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Old 03-16-2019, 06:53 AM   #16
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I've been practicing Spanish a few minutes a day with Duolingo for 3 years. I can read Spanish fairly well now (as, instructions in a tool manual, etc.) but I still can't understand a thing Latinos say to each other!

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If this thread motivates anyone to start learning a language, I recommend Duolingo (available online and as an app). It may not be the best way to learn a language, but it seems to work well for the casual learner. Itís sort of like playing a game, and you practice reading/listening/speaking.

Iíve been learning Spanish for ninety consecutive days, usually just 10-15 minutes a day. I will probably never be fluent, but I feel like itís a better use of my time than random web surfing.
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Old 03-16-2019, 07:04 AM   #17
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Studied Spanish for 4 years in high school ( easiest subject) and living in Florida more than half my life kept at it. A lot of Central and South American countries have so many ways to pronounce words, slang etc it's confusing to understand sometimes. Learning another language to me gives me better relationships ( and better prices) dealing with Latino immigrants and migrants that are in parts of Central and especially South Florida where it seems English is a second language. I was really impressed that even one of our former FL governors Jeb Bush would at times give his speaking conferences in Spanish and English. Impressive that my buddies who live in Europe speak multiple languages. My advice is practice the language with people who are fluent, get ready to fall and fail and get back right up and keep plugging away. When I traveled to South America I became immersed in the language and when I came back to Florida I practically kissed the ground to be back in the USA.
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Old 03-16-2019, 07:12 AM   #18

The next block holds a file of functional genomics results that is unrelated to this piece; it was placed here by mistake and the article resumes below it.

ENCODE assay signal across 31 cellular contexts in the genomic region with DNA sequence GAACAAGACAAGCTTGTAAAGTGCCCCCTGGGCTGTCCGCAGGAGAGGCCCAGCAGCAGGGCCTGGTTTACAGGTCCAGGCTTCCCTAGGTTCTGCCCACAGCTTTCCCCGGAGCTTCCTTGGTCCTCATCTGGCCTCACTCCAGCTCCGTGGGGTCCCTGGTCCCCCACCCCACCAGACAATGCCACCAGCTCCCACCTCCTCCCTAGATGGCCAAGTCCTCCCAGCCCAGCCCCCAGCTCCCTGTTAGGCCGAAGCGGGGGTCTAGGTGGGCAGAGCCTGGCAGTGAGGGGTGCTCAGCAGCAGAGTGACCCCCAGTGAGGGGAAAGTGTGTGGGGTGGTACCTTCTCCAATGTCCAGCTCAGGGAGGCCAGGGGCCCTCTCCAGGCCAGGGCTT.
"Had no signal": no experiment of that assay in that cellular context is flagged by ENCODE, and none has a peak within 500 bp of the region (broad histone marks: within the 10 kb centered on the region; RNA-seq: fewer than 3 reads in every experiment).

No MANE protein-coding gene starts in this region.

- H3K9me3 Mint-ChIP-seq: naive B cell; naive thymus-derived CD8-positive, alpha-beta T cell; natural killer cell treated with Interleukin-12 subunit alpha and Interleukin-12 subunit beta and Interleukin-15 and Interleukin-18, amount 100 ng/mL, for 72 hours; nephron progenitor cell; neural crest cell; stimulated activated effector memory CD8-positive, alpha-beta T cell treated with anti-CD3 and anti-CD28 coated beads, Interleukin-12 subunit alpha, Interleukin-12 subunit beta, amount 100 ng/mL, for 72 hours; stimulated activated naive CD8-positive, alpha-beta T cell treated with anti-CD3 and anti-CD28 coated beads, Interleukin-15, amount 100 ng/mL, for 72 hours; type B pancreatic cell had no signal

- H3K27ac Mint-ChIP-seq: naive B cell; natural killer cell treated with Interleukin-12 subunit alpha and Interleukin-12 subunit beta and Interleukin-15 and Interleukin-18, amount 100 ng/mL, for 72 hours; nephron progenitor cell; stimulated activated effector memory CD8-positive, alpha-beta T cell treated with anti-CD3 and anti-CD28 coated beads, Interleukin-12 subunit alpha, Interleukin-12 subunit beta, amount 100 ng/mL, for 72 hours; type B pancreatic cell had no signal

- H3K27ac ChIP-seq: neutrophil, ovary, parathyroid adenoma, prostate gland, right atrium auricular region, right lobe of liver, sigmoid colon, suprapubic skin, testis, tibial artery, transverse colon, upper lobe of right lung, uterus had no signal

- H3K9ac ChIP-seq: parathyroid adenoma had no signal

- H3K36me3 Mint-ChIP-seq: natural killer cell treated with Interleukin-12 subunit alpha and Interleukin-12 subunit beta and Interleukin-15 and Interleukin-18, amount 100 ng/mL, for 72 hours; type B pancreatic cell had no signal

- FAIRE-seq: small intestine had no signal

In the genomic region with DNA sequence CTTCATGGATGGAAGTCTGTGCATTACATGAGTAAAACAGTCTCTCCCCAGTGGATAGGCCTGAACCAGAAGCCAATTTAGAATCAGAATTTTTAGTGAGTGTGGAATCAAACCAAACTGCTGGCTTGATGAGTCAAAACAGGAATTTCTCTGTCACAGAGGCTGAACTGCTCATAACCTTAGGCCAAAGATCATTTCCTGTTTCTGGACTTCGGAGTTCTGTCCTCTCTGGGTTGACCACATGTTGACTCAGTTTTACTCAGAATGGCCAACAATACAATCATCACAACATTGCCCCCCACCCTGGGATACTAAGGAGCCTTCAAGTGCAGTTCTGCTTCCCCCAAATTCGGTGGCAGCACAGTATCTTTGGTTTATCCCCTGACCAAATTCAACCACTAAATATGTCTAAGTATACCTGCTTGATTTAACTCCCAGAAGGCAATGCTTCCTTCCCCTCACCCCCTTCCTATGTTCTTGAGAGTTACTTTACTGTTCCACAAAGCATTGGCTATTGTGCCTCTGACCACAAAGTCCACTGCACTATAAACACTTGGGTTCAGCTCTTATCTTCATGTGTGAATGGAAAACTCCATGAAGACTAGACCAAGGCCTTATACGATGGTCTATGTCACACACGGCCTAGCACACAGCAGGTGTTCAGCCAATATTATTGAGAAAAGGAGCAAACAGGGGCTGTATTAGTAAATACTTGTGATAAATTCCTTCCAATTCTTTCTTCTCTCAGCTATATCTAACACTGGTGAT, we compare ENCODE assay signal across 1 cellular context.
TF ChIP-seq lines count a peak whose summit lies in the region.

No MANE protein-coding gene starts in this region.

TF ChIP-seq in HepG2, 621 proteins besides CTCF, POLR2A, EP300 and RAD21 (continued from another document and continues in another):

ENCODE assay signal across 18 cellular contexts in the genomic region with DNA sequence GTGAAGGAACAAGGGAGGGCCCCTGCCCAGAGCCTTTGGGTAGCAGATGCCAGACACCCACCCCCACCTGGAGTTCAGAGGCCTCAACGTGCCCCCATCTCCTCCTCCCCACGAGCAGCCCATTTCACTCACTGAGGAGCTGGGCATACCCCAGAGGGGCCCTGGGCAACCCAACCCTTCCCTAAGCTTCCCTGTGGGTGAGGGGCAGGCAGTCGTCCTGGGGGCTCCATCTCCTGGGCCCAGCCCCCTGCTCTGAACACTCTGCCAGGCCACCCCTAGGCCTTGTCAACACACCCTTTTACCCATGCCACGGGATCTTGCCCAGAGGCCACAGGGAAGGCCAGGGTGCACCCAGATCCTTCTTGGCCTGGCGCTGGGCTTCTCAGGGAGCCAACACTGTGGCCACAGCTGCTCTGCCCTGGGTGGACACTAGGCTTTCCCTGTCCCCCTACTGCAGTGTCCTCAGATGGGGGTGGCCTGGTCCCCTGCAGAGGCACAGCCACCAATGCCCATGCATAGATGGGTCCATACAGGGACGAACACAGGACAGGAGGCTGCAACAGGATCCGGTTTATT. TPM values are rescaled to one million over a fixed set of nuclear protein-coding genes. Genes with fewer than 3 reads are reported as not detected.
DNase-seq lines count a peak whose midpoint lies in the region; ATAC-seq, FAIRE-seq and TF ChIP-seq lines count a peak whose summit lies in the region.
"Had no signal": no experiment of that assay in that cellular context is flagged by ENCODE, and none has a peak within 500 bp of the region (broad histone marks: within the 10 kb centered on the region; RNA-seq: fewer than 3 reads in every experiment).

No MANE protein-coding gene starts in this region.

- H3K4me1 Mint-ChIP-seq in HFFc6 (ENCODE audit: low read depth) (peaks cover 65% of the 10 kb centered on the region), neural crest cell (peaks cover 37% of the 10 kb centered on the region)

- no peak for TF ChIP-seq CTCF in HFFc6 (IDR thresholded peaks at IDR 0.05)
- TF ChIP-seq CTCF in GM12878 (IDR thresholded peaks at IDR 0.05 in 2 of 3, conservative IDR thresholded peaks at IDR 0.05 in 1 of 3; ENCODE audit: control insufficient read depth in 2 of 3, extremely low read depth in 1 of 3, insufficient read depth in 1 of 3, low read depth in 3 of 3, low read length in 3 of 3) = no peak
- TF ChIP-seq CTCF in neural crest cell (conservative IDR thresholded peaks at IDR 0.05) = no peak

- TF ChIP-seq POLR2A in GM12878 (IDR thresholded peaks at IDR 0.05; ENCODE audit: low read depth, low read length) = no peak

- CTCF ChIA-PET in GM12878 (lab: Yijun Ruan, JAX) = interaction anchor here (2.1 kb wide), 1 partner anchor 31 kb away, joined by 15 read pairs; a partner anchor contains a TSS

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I've been practicing Spanish a few minutes a day with Duolingo for 3 years. I can read Spanish fairly well now (as, instructions in a tool manual, etc.) but I still can't understand a thing Latinos say to each other!
I recommend watching Spanish language TV regularly to build listening comprehension as well as build vocabulary. Turn on the captions in Spanish. Mexican telenovelas are a good subject to watch as they present everyday situations and you start picking up a lot from context. Pick one and follow it. They usually run 5 nights a week or you can probably find a stream source. Netflix has quite a bit of Spanish content, but a lot is from Spain and you would be better off with Mexican content as the accents and slang are very different. So you just have to be careful what you pick. You almost never hear a Spaniard in the US.
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Old 03-16-2019, 07:14 AM   #19
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As someone who can only dream of someday becoming unilingual I find all of you very impressive. Well done!
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Old 03-16-2019, 07:18 AM   #20
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South Florida where it seems English is a second language.
I recall, in 1966, going into a supermarket near Miami - no-one, neither staff or customers, spoke English.

Being my first time in the area I found it quite surprising.